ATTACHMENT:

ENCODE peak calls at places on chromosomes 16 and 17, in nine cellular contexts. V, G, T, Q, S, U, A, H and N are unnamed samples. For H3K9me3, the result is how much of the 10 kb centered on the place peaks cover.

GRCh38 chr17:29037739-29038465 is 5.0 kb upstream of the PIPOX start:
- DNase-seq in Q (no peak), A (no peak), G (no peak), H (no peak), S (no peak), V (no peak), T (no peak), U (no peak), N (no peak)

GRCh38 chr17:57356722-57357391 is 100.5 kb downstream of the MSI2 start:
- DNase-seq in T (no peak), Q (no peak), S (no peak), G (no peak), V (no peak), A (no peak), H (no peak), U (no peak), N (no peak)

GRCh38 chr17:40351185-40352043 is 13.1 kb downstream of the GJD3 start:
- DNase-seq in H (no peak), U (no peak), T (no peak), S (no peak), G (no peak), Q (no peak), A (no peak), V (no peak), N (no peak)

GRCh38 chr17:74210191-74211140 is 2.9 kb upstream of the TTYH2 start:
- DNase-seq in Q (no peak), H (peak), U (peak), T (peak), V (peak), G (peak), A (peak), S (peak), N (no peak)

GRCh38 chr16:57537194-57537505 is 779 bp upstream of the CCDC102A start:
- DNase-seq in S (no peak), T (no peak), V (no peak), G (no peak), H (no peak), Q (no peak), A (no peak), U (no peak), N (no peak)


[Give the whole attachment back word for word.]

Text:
ENCODE peak calls at places on chromosomes 16 and 17, in nine cellular contexts. V, G, T, Q, S, U, A, H and N are unnamed samples. For H3K9me3, the result is how much of the 10 kb centered on the place peaks cover.

GRCh38 chr17:29037739-29038465 is 5.0 kb upstream of the PIPOX start:
- DNase-seq in Q (no peak), A (no peak), G (no peak), H (no peak), S (no peak), V (no peak), T (no peak), U (no peak), N (no peak)

GRCh38 chr17:57356722-57357391 is 100.5 kb downstream of the MSI2 start:
- DNase-seq in T (no peak), Q (no peak), S (no peak), G (no peak), V (no peak), A (no peak), H (no peak), U (no peak), N (no peak)

GRCh38 chr17:40351185-40352043 is 13.1 kb downstream of the GJD3 start:
- DNase-seq in H (no peak), U (no peak), T (no peak), S (no peak), G (no peak), Q (no peak), A (no peak), V (no peak), N (no peak)

GRCh38 chr17:74210191-74211140 is 2.9 kb upstream of the TTYH2 start:
- DNase-seq in Q (no peak), H (peak), U (peak), T (peak), V (peak), G (peak), A (peak), S (peak), N (no peak)

GRCh38 chr16:57537194-57537505 is 779 bp upstream of the CCDC102A start:
- DNase-seq in S (no peak), T (no peak), V (no peak), G (no peak), H (no peak), Q (no peak), A (no peak), U (no peak), N (no peak)